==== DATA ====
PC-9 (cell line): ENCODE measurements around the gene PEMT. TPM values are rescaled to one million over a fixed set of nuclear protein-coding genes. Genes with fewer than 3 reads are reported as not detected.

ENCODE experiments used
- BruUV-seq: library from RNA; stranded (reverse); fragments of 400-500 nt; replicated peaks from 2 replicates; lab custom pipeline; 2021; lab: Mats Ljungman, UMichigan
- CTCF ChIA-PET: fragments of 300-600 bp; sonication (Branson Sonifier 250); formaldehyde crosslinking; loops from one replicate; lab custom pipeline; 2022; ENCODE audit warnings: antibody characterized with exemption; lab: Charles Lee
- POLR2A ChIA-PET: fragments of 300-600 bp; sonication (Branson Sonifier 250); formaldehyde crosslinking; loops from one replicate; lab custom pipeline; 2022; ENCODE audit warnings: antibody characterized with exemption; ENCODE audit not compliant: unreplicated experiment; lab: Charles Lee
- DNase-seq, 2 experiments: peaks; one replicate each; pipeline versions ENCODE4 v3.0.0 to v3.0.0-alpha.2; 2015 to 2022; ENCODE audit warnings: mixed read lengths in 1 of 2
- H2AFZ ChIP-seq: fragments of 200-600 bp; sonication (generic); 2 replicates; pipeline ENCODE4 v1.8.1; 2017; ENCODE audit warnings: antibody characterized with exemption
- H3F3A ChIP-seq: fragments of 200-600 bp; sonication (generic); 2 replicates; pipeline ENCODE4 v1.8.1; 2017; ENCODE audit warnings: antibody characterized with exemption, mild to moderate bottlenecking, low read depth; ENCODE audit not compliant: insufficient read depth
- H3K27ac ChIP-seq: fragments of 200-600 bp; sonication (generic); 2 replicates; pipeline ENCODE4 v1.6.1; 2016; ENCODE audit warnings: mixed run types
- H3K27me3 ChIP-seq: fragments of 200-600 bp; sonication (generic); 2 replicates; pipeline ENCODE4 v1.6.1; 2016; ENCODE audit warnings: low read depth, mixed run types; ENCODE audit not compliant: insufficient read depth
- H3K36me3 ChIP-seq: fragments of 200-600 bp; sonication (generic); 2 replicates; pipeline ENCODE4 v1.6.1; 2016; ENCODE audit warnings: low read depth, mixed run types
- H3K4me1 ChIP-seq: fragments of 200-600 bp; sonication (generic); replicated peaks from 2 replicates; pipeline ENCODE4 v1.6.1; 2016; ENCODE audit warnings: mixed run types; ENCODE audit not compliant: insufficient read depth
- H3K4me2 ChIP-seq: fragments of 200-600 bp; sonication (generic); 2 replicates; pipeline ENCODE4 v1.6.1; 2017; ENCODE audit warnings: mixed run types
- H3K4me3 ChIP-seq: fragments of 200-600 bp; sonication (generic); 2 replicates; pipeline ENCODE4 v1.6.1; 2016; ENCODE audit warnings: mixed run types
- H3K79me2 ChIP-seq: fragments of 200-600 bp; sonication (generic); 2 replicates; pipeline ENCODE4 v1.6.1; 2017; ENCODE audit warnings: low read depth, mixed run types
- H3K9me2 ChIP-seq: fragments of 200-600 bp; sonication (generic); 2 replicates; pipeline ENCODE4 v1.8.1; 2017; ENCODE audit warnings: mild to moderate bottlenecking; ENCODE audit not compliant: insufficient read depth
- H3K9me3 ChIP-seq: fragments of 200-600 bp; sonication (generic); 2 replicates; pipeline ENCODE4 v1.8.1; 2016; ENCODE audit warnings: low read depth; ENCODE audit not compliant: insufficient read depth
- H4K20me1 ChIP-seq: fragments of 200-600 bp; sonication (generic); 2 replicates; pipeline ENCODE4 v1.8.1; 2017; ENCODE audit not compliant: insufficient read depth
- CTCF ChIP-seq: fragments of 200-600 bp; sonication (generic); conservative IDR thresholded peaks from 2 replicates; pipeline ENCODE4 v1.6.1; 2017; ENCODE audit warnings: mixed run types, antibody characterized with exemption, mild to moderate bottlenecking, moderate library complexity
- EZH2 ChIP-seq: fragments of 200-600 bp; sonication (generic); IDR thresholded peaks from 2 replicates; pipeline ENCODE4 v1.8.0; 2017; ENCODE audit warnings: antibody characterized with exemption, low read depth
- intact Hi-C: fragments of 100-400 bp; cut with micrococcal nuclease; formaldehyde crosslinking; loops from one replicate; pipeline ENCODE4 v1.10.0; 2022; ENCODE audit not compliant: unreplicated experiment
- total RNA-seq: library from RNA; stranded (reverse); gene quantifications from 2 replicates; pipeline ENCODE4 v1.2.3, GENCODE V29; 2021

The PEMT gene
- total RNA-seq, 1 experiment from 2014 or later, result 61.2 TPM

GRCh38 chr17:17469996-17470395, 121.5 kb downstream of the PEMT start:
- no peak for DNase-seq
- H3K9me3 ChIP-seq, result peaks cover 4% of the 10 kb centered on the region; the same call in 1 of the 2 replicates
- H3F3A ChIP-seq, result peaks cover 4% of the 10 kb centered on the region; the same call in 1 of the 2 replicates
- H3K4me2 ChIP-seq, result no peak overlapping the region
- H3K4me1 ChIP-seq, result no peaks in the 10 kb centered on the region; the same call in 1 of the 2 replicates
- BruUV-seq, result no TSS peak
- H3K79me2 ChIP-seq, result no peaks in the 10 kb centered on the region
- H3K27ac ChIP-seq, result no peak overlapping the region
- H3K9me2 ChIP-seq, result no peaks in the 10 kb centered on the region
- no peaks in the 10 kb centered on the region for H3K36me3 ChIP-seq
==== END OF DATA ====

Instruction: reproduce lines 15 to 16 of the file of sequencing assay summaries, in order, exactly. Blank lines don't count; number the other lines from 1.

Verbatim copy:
- H3K79me2 ChIP-seq: fragments of 200-600 bp; sonication (generic); 2 replicates; pipeline ENCODE4 v1.6.1; 2017; ENCODE audit warnings: low read depth, mixed run types
- H3K9me2 ChIP-seq: fragments of 200-600 bp; sonication (generic); 2 replicates; pipeline ENCODE4 v1.8.1; 2017; ENCODE audit warnings: mild to moderate bottlenecking; ENCODE audit not compliant: insufficient read depth